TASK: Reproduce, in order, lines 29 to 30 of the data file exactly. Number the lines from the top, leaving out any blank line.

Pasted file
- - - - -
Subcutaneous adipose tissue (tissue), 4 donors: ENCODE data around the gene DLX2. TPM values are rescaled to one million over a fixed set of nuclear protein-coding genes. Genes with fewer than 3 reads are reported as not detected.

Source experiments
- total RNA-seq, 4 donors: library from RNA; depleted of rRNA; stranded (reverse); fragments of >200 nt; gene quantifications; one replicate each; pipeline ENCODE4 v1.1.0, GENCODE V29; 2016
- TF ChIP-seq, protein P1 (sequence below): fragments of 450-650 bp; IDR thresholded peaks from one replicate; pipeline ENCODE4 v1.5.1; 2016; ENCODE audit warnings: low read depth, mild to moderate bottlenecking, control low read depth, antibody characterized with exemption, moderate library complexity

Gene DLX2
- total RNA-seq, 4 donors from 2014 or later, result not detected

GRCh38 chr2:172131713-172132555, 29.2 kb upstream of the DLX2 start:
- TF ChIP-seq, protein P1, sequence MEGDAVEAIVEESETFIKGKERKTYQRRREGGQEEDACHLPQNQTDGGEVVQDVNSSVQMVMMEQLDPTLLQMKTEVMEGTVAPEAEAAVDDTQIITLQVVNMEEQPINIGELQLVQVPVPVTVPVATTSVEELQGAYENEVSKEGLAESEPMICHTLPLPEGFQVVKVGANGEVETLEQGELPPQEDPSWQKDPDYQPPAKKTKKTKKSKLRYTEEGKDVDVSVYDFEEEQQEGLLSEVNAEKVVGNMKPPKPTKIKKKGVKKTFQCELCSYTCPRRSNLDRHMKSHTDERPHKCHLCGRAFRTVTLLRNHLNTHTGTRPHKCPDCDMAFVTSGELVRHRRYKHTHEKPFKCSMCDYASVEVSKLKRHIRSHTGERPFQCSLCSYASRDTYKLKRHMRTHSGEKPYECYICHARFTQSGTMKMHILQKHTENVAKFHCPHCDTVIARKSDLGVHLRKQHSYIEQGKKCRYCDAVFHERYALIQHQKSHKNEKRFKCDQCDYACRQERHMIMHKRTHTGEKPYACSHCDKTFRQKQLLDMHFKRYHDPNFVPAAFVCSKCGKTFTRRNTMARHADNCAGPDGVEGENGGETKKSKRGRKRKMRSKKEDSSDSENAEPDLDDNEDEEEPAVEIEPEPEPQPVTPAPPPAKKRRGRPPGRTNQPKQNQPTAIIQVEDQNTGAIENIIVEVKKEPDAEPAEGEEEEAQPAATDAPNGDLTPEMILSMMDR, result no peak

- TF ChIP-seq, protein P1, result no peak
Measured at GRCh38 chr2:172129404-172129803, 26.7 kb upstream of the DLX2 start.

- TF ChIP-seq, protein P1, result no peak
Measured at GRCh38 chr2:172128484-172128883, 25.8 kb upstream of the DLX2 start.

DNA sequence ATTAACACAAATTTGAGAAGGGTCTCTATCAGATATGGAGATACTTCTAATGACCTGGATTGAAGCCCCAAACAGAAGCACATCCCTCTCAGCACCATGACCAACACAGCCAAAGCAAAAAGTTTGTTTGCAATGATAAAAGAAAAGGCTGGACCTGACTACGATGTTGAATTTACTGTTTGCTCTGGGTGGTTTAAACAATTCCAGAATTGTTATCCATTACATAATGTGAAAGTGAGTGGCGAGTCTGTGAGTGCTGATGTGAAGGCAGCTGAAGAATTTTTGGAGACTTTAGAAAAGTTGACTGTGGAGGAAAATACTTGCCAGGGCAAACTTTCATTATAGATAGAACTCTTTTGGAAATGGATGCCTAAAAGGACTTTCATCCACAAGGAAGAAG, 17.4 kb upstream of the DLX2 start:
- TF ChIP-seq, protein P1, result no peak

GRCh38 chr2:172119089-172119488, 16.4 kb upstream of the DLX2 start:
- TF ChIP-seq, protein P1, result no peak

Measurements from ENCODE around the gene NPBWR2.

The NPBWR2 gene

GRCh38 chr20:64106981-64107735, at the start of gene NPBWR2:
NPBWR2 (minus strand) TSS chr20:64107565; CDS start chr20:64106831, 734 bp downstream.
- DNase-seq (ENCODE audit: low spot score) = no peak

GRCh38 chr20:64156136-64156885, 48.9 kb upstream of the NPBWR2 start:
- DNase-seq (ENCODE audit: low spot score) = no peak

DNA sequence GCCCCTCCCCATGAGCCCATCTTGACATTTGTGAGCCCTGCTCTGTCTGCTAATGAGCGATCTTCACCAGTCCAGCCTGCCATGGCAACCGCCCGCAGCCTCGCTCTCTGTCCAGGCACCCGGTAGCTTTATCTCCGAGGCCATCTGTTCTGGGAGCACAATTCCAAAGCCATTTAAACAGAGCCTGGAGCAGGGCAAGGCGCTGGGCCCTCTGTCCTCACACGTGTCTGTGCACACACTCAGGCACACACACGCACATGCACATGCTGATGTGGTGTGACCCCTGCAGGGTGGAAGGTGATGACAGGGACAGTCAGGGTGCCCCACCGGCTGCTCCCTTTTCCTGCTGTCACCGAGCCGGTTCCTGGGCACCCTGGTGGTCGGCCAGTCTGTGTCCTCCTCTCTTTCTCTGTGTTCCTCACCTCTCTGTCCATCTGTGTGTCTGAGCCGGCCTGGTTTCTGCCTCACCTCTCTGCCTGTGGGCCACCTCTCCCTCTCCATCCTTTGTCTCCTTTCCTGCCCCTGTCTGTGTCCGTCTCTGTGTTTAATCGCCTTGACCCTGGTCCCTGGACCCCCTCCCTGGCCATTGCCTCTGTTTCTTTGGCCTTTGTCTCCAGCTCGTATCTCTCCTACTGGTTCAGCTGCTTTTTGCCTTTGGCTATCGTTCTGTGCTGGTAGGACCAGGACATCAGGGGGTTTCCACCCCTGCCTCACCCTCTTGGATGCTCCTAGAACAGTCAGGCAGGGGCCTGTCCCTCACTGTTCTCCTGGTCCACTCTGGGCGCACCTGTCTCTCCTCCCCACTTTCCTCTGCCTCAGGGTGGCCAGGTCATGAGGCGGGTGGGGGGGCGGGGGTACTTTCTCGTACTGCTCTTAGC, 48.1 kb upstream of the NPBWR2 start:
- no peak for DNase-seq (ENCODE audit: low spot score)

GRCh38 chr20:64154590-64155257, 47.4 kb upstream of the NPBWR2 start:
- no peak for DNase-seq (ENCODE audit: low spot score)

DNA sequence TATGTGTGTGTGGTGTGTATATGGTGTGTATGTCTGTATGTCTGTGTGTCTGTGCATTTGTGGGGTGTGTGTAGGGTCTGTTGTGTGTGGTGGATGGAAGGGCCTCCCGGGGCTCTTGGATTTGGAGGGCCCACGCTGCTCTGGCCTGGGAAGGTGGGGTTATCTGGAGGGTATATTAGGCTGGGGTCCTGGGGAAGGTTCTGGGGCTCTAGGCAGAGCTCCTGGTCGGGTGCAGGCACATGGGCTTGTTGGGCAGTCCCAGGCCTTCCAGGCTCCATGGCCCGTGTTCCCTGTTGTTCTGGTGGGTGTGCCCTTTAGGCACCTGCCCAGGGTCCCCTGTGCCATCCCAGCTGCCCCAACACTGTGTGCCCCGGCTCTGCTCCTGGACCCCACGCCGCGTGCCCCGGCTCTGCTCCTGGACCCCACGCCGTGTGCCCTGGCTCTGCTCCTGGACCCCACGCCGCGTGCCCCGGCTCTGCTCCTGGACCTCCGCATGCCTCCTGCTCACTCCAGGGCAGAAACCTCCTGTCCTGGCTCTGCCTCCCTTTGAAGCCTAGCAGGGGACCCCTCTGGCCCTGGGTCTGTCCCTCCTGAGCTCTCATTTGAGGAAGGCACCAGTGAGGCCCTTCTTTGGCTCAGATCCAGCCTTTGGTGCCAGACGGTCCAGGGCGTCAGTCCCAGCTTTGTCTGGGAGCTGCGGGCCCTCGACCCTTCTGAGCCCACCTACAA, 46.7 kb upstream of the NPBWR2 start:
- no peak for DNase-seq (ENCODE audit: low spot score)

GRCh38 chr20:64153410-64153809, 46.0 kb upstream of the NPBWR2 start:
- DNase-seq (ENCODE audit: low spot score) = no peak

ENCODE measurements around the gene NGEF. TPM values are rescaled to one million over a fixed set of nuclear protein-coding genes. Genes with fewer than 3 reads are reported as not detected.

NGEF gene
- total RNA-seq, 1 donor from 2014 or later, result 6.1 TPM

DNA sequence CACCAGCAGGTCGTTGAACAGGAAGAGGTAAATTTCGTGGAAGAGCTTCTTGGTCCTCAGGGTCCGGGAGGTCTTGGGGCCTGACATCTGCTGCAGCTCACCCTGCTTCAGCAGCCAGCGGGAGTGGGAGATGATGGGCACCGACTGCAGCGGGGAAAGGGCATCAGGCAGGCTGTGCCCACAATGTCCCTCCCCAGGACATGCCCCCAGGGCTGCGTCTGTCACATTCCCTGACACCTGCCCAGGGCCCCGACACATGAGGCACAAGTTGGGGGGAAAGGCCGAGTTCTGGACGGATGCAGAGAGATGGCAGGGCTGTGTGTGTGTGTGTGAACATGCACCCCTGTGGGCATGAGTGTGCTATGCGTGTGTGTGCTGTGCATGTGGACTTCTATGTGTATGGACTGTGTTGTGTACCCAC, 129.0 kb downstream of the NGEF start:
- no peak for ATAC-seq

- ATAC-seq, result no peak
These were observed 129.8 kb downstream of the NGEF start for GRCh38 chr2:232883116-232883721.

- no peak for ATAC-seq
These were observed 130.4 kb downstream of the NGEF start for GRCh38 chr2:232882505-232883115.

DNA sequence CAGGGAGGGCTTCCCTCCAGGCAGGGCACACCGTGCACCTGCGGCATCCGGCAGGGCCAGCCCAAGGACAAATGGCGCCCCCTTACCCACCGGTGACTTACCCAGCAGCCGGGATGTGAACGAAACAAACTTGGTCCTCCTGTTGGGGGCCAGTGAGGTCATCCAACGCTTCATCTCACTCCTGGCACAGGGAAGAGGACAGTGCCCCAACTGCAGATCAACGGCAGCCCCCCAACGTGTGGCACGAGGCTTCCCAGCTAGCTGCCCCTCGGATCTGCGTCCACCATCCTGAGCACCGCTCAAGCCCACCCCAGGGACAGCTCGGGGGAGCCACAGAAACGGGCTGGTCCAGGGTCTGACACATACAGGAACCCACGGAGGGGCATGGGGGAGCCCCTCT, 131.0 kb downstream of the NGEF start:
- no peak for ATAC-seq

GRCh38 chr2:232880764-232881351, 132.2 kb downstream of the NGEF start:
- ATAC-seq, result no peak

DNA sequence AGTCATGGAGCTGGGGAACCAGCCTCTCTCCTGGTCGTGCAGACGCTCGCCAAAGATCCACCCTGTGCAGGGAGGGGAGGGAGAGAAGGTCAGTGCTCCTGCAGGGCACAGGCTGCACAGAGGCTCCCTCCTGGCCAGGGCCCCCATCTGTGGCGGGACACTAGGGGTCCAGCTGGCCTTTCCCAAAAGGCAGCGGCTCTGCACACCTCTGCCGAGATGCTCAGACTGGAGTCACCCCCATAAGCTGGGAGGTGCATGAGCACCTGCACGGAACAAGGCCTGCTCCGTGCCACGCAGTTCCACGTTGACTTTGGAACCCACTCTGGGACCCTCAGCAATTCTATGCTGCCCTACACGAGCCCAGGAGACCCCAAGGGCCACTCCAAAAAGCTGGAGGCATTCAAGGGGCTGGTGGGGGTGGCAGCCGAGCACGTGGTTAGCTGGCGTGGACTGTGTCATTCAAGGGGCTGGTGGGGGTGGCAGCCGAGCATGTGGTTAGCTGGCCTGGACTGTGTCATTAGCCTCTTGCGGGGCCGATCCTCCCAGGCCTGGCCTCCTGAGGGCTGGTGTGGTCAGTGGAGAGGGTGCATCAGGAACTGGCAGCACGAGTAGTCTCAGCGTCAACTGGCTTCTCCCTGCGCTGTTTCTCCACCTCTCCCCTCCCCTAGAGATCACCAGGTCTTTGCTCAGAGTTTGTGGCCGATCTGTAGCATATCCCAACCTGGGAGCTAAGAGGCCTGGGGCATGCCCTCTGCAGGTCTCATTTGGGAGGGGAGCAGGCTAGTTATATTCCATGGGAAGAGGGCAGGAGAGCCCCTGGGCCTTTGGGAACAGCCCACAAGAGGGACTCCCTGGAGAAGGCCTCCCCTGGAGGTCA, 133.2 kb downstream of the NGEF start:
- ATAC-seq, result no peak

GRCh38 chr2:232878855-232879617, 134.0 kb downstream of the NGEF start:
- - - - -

- no peak for DNase-seq (ENCODE audit: low spot score)

GRCh38 chr20:64153410-64153809, 46.0 kb upstream of the NPBWR2 start: